A simple blood test is the ONLY way to know if your child has lead poisoning. Because lead poisoning often occurs with no obvious symptoms, it frequently goes unrecognized. Children with elevated blood lead levels can have serious health effects.
Talk to your pediatrician or primary care provider about getting your child tested. Children should be tested at 12 months and 24 months of age, and anytime up to 6 years of age if they have never been tested before.
The Public Health Department can test your child for lead poisoning, by appointment, at the locations listed below. First ask your doctor for an order and then call for an appointment.
Los folletos en español llame a (805) 781-5500.
Lead can be found in all parts of our environment – the air, the soil, the water, and even inside our homes. Children are exposed to lead from different sources (such as paint, gasoline, solder, toys, ceramics and other consumer products) and through different pathways (such as air, food, water, dust, and soil). Although there are several exposure sources, lead-based paint is the most widespread and dangerous high-dose source of lead exposure for young children.
If your home was built before 1978 it may have been painted inside and outside with paint that has lead in it. The dirt outside of these homes may also have lead in it. Have your paint and dirt tested for lead. Most hardware stores sell kits to test your home for lead.
Learn more from the EPA about sources of lead exposure:
Talk to your child's doctor to find out about testing your child for lead. Most children are tested at 1 and 2 years old. Some children over 2 also need to get tested.
Lead is particularly dangerous to children because their growing bodies absorb more lead than adults do and their brains and nervous systems are more sensitive to the damaging effects of lead. Babies and young children can also be more highly exposed to lead because they often put their hands and other objects that can have lead from dust or soil on them into their mouths. Children may also be exposed to lead by eating and drinking food or water containing lead or from dishes or glasses that contain lead, inhaling lead dust from lead-based paint or lead-contaminated soil or from playing with toys with lead paint.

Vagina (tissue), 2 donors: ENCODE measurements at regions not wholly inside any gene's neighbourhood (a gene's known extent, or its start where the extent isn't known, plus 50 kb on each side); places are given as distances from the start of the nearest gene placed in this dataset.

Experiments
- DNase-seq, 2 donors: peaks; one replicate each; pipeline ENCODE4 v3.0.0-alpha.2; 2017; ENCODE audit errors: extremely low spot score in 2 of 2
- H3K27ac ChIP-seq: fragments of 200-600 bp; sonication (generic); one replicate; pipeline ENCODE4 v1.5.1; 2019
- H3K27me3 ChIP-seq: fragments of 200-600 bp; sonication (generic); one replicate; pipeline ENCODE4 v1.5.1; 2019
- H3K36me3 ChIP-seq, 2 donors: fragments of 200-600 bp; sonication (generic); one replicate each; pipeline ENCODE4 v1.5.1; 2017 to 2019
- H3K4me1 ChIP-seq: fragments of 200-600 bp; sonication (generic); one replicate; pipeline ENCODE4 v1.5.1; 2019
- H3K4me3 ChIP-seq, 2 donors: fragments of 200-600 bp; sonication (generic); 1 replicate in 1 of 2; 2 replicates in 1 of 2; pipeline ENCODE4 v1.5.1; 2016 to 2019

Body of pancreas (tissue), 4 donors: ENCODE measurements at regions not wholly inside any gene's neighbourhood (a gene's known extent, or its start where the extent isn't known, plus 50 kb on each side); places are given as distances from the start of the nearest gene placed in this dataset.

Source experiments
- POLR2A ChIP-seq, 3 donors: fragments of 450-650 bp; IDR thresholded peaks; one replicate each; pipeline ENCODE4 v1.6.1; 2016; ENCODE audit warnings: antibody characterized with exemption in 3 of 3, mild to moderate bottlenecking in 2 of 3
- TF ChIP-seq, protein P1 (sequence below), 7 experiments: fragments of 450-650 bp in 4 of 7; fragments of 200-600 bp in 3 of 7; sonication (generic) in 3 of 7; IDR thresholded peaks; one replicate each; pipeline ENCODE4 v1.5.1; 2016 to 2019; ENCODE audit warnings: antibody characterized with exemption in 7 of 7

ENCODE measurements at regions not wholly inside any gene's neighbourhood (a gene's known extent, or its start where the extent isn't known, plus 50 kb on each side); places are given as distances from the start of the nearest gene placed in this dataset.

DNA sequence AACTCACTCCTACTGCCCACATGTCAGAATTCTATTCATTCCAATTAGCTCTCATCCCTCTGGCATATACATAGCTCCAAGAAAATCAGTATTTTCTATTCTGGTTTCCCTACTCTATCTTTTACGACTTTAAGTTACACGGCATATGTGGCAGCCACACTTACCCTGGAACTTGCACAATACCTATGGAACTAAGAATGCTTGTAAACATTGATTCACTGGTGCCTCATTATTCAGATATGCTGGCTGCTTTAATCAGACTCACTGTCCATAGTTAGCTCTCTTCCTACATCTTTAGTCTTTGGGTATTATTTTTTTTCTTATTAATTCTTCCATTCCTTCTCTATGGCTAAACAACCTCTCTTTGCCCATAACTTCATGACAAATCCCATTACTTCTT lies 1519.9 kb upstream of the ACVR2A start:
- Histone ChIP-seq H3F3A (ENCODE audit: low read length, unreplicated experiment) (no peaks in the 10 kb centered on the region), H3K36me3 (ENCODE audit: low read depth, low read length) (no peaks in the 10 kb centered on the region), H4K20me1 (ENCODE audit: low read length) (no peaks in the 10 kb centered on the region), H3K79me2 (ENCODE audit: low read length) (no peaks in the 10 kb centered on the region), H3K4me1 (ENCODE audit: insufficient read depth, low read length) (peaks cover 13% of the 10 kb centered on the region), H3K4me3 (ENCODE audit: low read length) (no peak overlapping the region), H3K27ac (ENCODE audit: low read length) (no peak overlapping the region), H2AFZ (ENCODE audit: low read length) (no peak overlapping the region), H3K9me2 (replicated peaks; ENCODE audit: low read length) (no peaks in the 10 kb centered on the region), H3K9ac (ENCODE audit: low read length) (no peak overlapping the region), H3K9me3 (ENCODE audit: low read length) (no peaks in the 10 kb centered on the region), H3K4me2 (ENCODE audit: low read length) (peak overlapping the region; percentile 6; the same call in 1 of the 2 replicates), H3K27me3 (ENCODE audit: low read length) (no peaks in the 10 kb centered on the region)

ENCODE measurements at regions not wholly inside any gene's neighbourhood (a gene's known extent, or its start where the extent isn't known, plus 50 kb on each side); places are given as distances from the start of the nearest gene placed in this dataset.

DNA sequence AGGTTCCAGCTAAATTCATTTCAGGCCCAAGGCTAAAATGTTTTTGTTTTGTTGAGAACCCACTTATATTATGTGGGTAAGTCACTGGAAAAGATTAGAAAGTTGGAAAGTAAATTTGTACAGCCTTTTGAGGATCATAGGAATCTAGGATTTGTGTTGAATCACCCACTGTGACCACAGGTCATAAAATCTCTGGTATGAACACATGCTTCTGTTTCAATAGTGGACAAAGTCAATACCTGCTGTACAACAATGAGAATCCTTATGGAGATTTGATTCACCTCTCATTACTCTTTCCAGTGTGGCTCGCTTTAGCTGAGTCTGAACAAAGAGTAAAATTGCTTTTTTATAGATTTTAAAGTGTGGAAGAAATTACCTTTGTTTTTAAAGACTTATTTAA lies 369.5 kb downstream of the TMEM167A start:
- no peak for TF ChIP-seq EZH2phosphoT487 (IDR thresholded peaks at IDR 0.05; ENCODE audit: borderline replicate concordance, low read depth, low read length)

What are the Health Effects of Lead?
Lead can affect almost every organ and system in your body. Children six years old and younger are most susceptible to the effects of lead.
Even low levels of lead in the blood of children can result in:
In rare cases, ingestion of lead can cause seizures, coma and even death. Find out more from the EPA.Pregnant Women
Lead can accumulate in our bodies over time, where it is stored in bones along with calcium. During pregnancy, lead is released from bones as maternal calcium and is used to help form the bones of the fetus. This is particularly true if a woman does not have enough dietary calcium. Lead can also cross the placental barrier exposing the fetus the lead. This can result in serious effects to the mother and her developing fetus, including:
Lead can also be transmitted through breast milk. Find out more from the EPA.
Lead is also harmful to other adults. Adults exposed to lead can suffer from:
Find out more from the EPA.Learn and share important information about the many ways parents and caregivers can reduce a child's exposure to lead and prevent its serious health effects. Great resource about lead prevention, safety and more from the EPA, or vsit the California Department of Public Health Childhood Lead Poisoning Prevention Branch.
The Childhood Lead Poisoning Prevention Branch (CLPPB) defines a case of childhood lead poisoning (for purposes of initiating case management) as a child from birth up to 21 years of age with:
County of San Luis Obispo Public Health Department
Childhood Lead Prevention Program
2191 Johnson Ave
San Luis Obispo, CA 93401
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